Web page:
Late last month I had the opportunity to attend the 27th semi-annual Supply Chain Resource Cooperative meeting at NC State.  For those unfamiliar with the Cooperative, it is a partnership between NC State and a group of large businesses, built to help develop and nurture the next generation of supply chain professionals.  Besides getting to meet the students and learn about the projects they have been working on, the meetings include presentations from some cutting edge supply chain professionals, and the topic for this event was “Future of Procurement”.

As a Supply Chain professional, I consider these presentations my version of the TED talks, and I was not disappointed.  There were plenty of great concepts presented, but a few weeks later a few really stuck with me.

William Knittle, Global Procurement Director for BP weighed in on his approach to creating a comprehensive (and value-added) supplier management program.  Key takeaway – all suppliers require management, but not all require the same level of management.  BP has four tiers of supplier management, and determines the level a particular supplier requires based not just on spend, but also supplier segmentation (Leveraged, Strategic, etc) , current working relationship and the supplier’s willingness to work on an innovative/strategic basis with BP – which can mean changing the way they do business.

Ronald Reising, VP and CPO of Duke Energy, discussed the organizational structure of the procurement group at Duke, which includes functional procurement operations tied to the business unit, along with “Centers of Excellence and Support” that allow the procurement function to more strategically align their goals with the organization as a whole.

Pat Murzyn, Director of Procurement Excellence at Caterpillar, Inc. talked about procurement transformation at CAT, which included staffing his team with a videographer to help market the value procurement can bring to the organization.  In my favorite analogy from the conference, Pat compared procurement transformation at CAT to the butterfly metamorphosis process (this works on many levels).  While I can’t give his description justice, the basic concept is that the transformation is going to look much uglier before you start to see an improvement.  Mr. Murzyn also aptly gave the group the proper starting point for transformation – data.  If you can’t measure it, you can’t show improvement.  This time, his analogy was that of a 17th century surgeon taking out his scalpel and starting to cut.  Sure, something is going to happen, but it might not be good.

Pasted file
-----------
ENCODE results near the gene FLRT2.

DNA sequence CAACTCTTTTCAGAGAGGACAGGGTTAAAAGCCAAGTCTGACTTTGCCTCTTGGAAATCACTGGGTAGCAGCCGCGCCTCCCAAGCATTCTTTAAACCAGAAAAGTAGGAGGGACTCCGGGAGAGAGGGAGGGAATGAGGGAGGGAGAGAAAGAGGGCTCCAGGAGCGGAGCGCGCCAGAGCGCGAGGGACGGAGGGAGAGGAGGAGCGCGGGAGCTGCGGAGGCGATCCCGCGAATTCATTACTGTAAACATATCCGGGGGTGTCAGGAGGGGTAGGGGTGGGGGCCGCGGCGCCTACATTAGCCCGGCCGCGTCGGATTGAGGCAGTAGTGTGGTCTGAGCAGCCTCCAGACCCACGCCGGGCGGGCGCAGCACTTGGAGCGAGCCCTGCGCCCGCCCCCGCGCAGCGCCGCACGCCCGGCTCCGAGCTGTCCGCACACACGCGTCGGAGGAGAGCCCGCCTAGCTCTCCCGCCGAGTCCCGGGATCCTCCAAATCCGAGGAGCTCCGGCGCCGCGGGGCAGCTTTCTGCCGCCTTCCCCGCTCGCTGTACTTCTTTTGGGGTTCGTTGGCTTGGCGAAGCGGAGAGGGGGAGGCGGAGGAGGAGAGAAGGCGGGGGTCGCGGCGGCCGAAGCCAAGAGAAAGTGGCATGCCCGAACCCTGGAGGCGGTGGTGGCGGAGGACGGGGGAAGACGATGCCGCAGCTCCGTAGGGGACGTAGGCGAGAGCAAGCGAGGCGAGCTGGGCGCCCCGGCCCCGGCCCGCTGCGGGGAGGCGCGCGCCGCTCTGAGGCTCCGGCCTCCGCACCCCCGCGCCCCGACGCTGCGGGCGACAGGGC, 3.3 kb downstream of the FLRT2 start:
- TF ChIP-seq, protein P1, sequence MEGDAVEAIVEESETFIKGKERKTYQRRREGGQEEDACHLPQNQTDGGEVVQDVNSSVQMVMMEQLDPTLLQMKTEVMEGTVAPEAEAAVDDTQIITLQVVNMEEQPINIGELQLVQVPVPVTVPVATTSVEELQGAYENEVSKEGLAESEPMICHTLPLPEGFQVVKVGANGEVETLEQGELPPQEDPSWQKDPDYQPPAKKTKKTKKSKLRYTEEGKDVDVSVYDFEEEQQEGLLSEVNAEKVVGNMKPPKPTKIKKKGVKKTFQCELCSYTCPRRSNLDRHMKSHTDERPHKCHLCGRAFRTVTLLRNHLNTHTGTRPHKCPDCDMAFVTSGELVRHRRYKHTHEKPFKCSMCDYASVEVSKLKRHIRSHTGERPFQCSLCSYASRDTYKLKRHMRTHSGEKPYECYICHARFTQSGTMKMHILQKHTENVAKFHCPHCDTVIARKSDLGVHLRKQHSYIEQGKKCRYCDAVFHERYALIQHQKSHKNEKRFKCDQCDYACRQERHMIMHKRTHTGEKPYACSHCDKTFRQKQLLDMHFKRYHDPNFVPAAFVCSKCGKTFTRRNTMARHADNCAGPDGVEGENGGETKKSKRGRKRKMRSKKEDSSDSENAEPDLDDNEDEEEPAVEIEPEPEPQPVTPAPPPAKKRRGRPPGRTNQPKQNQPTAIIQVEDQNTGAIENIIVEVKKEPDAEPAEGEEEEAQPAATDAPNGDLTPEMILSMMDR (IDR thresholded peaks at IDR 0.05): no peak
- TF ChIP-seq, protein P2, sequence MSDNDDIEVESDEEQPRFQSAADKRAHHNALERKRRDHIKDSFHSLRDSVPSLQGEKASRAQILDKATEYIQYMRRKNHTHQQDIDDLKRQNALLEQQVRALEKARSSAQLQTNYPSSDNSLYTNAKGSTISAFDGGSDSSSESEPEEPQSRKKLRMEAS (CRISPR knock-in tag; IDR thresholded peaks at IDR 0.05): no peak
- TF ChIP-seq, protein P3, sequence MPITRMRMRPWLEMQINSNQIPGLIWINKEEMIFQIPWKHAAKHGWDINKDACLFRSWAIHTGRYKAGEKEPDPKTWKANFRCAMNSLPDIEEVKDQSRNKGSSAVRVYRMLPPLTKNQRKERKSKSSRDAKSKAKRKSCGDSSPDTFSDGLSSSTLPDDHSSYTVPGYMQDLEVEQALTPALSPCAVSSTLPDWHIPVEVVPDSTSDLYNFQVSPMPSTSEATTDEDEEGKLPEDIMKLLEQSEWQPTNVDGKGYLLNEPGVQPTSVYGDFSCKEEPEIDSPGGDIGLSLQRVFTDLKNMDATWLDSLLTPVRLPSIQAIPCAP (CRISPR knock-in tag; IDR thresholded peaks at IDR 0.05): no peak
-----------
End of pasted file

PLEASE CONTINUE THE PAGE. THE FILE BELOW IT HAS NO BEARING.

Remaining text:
Outside the presentations, several other things stuck in my mind from the conference.  First, the titles.  The folks I met at this conference had titles such as “Procurement Excellence Manager”, “Supply Chain Knowledge Manager” and “Director of Vendor Analytics”.  These titles reflect the changing environment, but also lead me to wonder, what’s in a name?  If we don’t back up these titles with new processes, clearly defined objectives and the right skillsets, their meaning will quickly deteriorate.

Second, I heard a lot about how all students in the supply chain group are required to take several accounting and finance classes beyond the 100 level courses.   Teaching accounting to the supply chain folks makes sense, particularly since over 80% of the meeting attendees report to the finance group – speaking the same language is important. 

One common theme that came up multiple times at the conference was the challenge of publicizing procurement’s value in the organization, and how to change the perception of supply chain/procurement/sourcing from that of a tactical cost cutter to a strategic partner, focused on value.  There weren’t a lot of direct answers to this question, as the roadmap for procurement transformation depends on where your organization is starting from.  One thing is for certain, future supply chain graduates will need to add marketing classes to their curriculum.

For those that haven’t attended an SCRC meeting, I highly recommend it.  The program is led by Dr. Robert Handfield, and he and his team are truly creating a generation of supply chain professionals that will be able to address the Future of Procurement in ways have yet to be considered.  Based on the foundation being built at NC State, the future does look exciting to me.
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Joe Payne

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  1. When an organization needed one or two phone extensions, it had few choices for telephony services. You install PBX ( Private Branch Exchange ) at the facility and passed out user manuals full of hard to fathom keypad combinations for various call functions. You can now combine analog and digital calls by switching to VoIP ( Voice over IP ) phone. Now you have two choices. You can choose between an on-site IP-based phone system including an IP PBX or a cloud-based service hosted by a telephone provider who delivers the functions over the internet. There are 10 rules to follow before you choose the telephony system for your organization.

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